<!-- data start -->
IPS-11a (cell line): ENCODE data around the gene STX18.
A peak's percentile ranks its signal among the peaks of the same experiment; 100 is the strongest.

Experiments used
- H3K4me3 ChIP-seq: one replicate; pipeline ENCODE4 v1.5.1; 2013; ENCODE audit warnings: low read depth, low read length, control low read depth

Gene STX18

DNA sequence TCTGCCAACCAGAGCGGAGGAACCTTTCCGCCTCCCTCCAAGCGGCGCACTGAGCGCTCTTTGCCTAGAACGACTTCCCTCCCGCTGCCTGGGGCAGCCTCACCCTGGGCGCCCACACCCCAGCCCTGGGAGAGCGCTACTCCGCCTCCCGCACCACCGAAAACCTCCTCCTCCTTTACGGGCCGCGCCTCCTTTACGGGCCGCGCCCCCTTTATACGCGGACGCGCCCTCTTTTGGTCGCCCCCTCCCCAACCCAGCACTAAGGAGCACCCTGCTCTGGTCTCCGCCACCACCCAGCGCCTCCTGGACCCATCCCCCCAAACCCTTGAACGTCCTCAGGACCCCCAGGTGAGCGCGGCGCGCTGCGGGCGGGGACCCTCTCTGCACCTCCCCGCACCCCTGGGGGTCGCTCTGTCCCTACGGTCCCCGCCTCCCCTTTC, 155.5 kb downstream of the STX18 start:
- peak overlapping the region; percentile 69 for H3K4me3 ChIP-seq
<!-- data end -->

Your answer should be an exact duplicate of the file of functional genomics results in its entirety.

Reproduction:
IPS-11a (cell line): ENCODE data around the gene STX18.
A peak's percentile ranks its signal among the peaks of the same experiment; 100 is the strongest.

Experiments used
- H3K4me3 ChIP-seq: one replicate; pipeline ENCODE4 v1.5.1; 2013; ENCODE audit warnings: low read depth, low read length, control low read depth

Gene STX18

DNA sequence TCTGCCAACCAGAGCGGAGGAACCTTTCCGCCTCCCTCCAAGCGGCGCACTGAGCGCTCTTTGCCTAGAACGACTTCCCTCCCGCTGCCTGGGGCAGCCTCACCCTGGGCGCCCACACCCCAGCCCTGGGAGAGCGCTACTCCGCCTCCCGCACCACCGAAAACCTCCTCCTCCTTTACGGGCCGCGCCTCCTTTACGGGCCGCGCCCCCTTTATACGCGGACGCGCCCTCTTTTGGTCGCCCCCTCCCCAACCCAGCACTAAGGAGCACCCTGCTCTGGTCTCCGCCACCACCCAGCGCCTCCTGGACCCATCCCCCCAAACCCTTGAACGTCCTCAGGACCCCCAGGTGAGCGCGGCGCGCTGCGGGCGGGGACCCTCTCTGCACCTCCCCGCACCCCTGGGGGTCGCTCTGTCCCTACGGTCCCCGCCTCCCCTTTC, 155.5 kb downstream of the STX18 start:
- peak overlapping the region; percentile 69 for H3K4me3 ChIP-seq